Hawaii’s People Stay True

Times Are Changing

It’s become harder for brands to remain relevant in a rapidly changing world. Information can be communicated in more ways than ever before, and consumers can easily connect with and switch among multiple brands. So, brand loyalty has become more fluid. “When I was a kid, you could actually see this was a Chevrolet family and that was a Ford family and that was a Dodge family, and it would go over generations of people,” Christianson says. “Now, someone may be a brand loyalist for this brand this year and a brand loyalist for a different brand the next year.”

Different generations think about brand loyalty in different ways. Baby Boomers tend to be more loyal because of their nostalgia for brands that have been with them a long time. That’s the case at Watanabe Floral, where people from older generations are more likely to come in every week to pick up flowers for gravesites and special occasions, Pereira says.

Millennials view things differently. They grew up with more options and are more likely to explore new things. In terms of philanthropic giving, Millennials go online and research organizations and look at their returns on investment differently than Baby Boomers, who gave because it was part of their culture and it’s what their parents did, says Jody Shiroma, VP of marketing and communications for Aloha United Way. Millennials also tend to be more socially conscious, says Watanabe Floral’s Pereira and Servco’s Randall, so the companies try to reach them through their involvement in the community.

In the automobile industry, Randall says, the challenge is that people’s needs and routines have evolved. People still get their licenses, but there’s now a car-sharing economy – which Servco will join with its planned car-sharing program with Toyota. “People aren’t growing up wanting to drive that car anymore,” she says. Instead they’re looking for driving alternatives.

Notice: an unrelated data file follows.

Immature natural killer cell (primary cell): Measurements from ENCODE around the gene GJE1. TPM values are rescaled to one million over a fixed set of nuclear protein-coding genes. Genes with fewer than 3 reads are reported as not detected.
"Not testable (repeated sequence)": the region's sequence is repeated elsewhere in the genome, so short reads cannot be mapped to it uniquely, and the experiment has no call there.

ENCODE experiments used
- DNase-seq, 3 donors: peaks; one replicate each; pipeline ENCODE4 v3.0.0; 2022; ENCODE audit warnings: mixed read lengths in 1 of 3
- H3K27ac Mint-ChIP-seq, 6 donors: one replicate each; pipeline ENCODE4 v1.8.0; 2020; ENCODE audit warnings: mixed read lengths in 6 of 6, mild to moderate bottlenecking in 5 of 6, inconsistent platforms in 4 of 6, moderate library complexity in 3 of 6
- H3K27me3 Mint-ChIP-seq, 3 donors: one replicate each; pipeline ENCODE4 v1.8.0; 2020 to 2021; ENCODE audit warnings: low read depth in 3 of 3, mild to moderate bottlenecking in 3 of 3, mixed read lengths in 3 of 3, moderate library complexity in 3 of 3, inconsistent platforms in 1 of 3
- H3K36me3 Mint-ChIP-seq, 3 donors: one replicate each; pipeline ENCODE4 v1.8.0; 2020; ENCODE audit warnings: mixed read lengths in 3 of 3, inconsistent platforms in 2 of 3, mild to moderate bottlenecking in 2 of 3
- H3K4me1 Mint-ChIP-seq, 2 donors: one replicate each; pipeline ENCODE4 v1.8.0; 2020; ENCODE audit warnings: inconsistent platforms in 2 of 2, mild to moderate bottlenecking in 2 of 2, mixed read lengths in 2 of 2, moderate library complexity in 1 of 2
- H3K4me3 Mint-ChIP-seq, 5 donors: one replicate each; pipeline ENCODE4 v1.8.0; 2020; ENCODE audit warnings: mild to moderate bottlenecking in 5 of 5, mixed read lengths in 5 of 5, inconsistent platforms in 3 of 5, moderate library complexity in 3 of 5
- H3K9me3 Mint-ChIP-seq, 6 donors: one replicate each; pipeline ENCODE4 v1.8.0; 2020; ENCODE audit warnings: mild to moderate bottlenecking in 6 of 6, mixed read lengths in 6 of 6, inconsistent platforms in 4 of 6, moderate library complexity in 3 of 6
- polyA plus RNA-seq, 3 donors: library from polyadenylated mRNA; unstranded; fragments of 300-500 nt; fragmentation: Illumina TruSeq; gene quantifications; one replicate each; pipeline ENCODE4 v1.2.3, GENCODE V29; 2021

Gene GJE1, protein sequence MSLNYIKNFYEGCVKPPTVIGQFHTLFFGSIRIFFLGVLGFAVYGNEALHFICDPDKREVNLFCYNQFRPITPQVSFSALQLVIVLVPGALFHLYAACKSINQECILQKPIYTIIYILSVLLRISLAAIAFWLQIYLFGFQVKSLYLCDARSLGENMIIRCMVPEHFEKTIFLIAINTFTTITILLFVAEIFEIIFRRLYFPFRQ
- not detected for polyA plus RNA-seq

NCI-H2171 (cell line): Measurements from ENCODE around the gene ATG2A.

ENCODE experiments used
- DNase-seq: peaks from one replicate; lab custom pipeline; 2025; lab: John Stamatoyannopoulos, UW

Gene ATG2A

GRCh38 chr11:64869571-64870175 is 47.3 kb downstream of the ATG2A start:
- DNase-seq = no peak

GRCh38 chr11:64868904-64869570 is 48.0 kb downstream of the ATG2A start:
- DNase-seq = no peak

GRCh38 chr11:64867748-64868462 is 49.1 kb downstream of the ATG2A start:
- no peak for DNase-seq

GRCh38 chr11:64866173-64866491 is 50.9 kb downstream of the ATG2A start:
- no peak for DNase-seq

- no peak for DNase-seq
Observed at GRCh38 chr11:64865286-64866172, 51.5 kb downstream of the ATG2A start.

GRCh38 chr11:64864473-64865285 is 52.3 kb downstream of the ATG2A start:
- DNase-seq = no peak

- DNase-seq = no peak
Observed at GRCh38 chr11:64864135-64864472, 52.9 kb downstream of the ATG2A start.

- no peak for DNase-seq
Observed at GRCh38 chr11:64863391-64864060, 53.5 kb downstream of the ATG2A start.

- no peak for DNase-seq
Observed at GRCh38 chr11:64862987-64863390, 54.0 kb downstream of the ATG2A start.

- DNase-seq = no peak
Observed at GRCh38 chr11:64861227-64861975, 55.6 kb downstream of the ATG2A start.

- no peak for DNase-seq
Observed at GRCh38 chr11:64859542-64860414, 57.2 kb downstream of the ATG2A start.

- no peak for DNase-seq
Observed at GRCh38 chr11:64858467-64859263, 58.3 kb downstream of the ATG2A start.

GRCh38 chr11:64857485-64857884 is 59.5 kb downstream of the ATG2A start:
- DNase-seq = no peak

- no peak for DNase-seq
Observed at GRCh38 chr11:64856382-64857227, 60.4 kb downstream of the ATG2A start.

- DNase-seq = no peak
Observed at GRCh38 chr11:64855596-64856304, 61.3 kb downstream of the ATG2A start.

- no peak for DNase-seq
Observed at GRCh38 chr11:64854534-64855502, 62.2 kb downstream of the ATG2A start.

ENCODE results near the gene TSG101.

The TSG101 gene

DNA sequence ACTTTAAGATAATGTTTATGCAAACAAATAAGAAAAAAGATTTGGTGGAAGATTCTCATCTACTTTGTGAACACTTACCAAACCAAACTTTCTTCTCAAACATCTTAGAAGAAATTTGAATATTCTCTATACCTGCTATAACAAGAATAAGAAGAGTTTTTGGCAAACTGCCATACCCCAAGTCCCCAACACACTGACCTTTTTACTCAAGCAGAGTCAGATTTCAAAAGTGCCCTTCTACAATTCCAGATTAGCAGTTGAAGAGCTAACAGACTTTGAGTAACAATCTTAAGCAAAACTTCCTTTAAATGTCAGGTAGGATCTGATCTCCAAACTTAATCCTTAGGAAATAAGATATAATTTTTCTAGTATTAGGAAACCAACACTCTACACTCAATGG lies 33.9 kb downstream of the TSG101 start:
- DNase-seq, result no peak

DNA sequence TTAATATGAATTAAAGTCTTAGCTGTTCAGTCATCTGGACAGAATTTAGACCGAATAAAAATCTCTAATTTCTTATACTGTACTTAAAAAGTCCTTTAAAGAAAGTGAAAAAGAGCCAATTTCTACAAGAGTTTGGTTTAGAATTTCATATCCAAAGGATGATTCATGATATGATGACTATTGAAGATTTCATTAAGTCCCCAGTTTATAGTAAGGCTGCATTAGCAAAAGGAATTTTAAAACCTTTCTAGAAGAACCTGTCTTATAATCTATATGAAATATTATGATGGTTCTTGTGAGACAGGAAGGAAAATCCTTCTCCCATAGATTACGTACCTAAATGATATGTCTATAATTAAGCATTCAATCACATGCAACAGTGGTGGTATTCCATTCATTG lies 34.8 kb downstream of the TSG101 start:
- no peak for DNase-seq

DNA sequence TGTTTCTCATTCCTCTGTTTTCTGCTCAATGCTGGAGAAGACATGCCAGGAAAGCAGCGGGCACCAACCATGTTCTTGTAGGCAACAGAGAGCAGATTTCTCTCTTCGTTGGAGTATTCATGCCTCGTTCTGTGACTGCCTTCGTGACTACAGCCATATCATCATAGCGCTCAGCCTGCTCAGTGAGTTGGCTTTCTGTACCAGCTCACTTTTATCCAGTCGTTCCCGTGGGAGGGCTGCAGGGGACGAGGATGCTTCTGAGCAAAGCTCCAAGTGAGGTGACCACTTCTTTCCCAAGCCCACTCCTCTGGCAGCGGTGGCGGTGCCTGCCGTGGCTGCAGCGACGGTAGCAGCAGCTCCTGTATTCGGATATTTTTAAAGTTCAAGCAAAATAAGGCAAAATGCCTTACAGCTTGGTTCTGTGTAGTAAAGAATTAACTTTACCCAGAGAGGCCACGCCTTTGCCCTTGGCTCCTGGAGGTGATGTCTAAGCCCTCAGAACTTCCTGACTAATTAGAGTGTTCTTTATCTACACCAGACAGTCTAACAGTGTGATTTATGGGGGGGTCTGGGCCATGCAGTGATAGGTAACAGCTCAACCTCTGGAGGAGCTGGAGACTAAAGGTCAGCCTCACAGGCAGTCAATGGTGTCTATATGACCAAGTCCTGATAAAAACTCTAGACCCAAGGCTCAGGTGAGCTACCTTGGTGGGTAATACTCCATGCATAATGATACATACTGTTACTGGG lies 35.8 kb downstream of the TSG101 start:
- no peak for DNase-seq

We Love Our Schools

In his office at the state Capitol, Rep. Aaron Ling Johanson’s Moanalua High School diploma can clearly be seen on his shelf – even in front of his Yale diploma. “The most important one first,” he says, “which is Moanalua.”

Hawaii residents are proud of their high schools – it’s a fundamental marker for people because the schools are organic products of their communities, he says. In fact, school pride is a form of brand loyalty – though some may say “school pride” is the better term. “When you have that kind of emotional connection with an organization that actually drives your behavior, whether that’s attending games or staying in touch with the yearbook committee, or becoming a donor, that’s all a form of brand loyalty,” says Dennis Christianson, CEO of Anthology Marketing Group.

Fred Murphy, principal of Mililani High School, says brand loyalty was once a foreign concept for public schools, because they didn’t have to do anything to get students in their districts to attend. However, students now have a choice to attend their local public school or go to a charter or private school instead.

“For us, one of the first questions you’re asked, ‘Hey where you grad from?’ And that’s really a point where school pride comes in and this whole branding thing because you live and die for your high school,” says Ron Okamura, principal of McKinley High School.

Brand loyalty for a local high school is earned when former students remember being treated well, with opportunities to thrive and grow, says Murphy, who has been principal for the past five years.

Laurel Bowers Husain, communications director at Punahou School, says brand loyalty can be seen in the relationships that alumni maintain with their schools by volunteering, donating or emulating what they learned there.

Often, alumni want their children to go to the school they went to. The challenge at Kamehameha Schools is its competitive admissions process, says Pono Maa, director of alumni relations. “When I was working in admissions, it was somewhere around 1,600 applicants for 80 spaces, and this is one grade level, kindergarten,” he says. “So there’s tremendous interest and desire. … There’s strong brand loyalty when we get that kind of interest.”

Brand loyalty can also apply to an institution of higher education, though John Gotanda, president of Hawaii Pacific University, says it’s the alumni who best understand the brand. They appreciate the value of an HPU education, he says, because it’s helping them make their way in the world. The university recently completed a rebranding to better get the word out about the school’s personalized, hands-on education. The brand is important, he says, because it’s the school’s promise to its students.

Categories: Business Trends, Marketing

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